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Karen Woodfork, Ph.D.

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Graduate School, Degree(s):
West Virginia University, Dept. of Pharmacology & Toxicology, Ph.D.

Postdoctoral Fellowship(s): Dept. of Pharmacology, University of Virginia, Charlottesville, VA
National Institute of Occupational Safety and Health, Morgantown, WV

Faculty Rank:Associate Professor

Research Interests:

  • Influence of student learning styles on effectiveness of teaching methods
  • Engaging students in distance learning environments
  • Creating team-based learning activities
  • Using simulations to provide active learning exercises
  • Developing interprofessional education activities for students in multiple health care professions

Is there a particular population of students (e.g., ethnicity, spiritual, sexual orientation) that you would particularly like to advise?

I am interested in advising any student.

What does a typical day in the life of an academic include?

My position an education-focused faculty member consists primarily of teaching, creation of educational materials, and curriculum development, with service to the school and education-based research as secondary and tertiary components. A typical day can involve teaching lectures and/or small group sessions, attending various education-centered committee meetings, writing/grading exams and homework assignments, preparing new lectures and student activities (and updating existing ones), meeting with students and providing assistance, and reading to keep up with new developments in medical education and pharmacology. I generally have an online course running at any given time have been known to answer student emails in the wee hours (I am not a morning person!).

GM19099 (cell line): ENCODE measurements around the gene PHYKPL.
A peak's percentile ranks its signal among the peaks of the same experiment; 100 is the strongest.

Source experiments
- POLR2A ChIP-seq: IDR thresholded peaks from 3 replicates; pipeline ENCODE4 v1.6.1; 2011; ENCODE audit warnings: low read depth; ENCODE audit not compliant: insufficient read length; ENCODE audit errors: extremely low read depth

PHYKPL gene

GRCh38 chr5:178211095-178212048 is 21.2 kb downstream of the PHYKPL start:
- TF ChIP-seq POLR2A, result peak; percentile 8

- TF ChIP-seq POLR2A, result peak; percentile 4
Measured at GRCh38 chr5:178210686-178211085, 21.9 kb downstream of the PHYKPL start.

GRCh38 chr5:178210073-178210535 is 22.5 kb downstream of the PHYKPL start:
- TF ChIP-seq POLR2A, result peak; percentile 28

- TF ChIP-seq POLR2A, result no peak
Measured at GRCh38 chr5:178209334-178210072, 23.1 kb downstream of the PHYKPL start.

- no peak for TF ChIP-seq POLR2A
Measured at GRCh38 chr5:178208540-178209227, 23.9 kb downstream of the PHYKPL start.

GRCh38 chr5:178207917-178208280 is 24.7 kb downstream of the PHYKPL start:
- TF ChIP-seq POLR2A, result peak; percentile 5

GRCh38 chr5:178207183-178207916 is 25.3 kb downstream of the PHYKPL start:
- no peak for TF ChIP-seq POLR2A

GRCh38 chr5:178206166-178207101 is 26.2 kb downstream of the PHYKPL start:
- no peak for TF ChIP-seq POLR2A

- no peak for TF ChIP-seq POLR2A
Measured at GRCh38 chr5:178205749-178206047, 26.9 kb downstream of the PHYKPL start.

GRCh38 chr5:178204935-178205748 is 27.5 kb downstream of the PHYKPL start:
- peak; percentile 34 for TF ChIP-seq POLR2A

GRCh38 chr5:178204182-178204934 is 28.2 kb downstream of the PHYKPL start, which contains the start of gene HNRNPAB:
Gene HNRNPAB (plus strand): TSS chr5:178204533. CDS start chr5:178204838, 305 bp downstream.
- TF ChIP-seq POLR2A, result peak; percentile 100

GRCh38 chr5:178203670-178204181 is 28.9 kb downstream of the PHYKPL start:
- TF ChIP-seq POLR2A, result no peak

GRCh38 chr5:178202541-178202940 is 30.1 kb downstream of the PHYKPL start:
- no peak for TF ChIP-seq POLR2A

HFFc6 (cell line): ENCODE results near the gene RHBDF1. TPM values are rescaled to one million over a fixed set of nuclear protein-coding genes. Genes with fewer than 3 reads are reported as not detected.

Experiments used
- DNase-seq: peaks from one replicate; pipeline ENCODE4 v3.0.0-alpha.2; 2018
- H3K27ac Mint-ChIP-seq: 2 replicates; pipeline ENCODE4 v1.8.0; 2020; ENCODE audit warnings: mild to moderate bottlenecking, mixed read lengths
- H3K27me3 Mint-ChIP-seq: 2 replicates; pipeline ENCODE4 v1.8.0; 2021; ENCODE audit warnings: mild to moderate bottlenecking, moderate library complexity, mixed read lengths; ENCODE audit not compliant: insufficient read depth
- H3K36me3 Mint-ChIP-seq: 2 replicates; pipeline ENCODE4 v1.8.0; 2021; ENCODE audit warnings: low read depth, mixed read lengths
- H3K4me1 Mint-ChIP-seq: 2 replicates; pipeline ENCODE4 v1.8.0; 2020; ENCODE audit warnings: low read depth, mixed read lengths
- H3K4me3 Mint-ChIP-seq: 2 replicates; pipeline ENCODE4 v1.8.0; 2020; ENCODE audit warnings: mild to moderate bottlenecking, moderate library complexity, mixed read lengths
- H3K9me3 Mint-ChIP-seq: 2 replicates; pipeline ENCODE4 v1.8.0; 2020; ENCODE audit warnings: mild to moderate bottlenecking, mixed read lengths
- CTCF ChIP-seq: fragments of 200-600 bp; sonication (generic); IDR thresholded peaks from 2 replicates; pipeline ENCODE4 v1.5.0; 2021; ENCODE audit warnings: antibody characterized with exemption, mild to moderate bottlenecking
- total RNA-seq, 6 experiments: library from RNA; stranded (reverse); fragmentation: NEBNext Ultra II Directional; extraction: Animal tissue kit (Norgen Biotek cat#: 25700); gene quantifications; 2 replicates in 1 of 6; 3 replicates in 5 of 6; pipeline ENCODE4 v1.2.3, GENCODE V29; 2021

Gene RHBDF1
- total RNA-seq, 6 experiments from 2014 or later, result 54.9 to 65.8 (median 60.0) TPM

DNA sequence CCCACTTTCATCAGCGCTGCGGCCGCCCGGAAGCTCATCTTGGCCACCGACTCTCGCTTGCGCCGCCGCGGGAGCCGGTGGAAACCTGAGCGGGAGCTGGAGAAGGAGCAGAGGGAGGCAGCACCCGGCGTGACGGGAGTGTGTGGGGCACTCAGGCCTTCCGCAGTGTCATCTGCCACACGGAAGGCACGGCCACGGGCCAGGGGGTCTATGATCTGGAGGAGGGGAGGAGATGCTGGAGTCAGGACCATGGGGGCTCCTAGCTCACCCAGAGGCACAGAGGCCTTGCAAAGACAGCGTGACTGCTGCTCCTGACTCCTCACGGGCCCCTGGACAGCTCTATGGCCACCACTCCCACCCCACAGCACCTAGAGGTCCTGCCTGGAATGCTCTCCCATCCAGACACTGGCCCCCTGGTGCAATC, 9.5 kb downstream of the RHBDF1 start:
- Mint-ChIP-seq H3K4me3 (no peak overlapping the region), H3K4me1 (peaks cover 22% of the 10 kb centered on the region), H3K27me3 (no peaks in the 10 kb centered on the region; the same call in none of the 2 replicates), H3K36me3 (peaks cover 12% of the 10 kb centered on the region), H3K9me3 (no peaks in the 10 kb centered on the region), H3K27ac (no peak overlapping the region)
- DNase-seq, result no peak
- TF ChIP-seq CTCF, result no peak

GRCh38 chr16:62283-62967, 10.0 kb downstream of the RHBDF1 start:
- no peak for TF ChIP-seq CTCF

Briefly describe your teaching philosophy.

I believe that the best teaching occurs in environments that are inclusive, engaging, interactive, and collaborative. One way that I attempt to provide this is by utilizing different teaching methodologies to engage students with different learning styles. For example, a visual learner might learn most effectively by looking at a diagram of a process, whereas an auditory learner would need to hear a spoken description of the process, and a kinesthetic learner would benefit from drawing a flow chart of that process by hand. Despite our best efforts, no one teaching style can meet the needs of every learner, and it is difficult to ensure that all material is presented in multiple styles. Because of this, I try to help students to take their learning style into account in the way that they study course material.

I also feel that it is important to consider the changing role of the teacher in a world where a wealth of information is only a mouse-click away. The instructor's role is no longer simply to convey accurate information in a clear and coherent manner. Instead, the added value for students occurs when instructors create activities that engage them, help them to understand the significance of the information that they are learning, and teach them to critically examine sometimes-conflicting sources.

Do you have any summer opportunities for students in your laboratory?

I don't have a laboratory, but I am interested in working with students to develop and evaluate new learning activities.

What advice would you give to a student starting medical school?

Don't neglect sleep, exercise, good food, and friends/family while you are in medical school. Keeping a balance in your life will actually help you to learn more effectively and avoid burnout. Learning to study efficiently is paramount. If you encounter problems in a course, don't hesitate to meet with the instructor - our job is to help you learn!

What kinds of help and information can you offer to medical students during their pre-clinical years?

I can offer assistance in study strategies and test-taking skills and can provide my perspective on a career in medical education.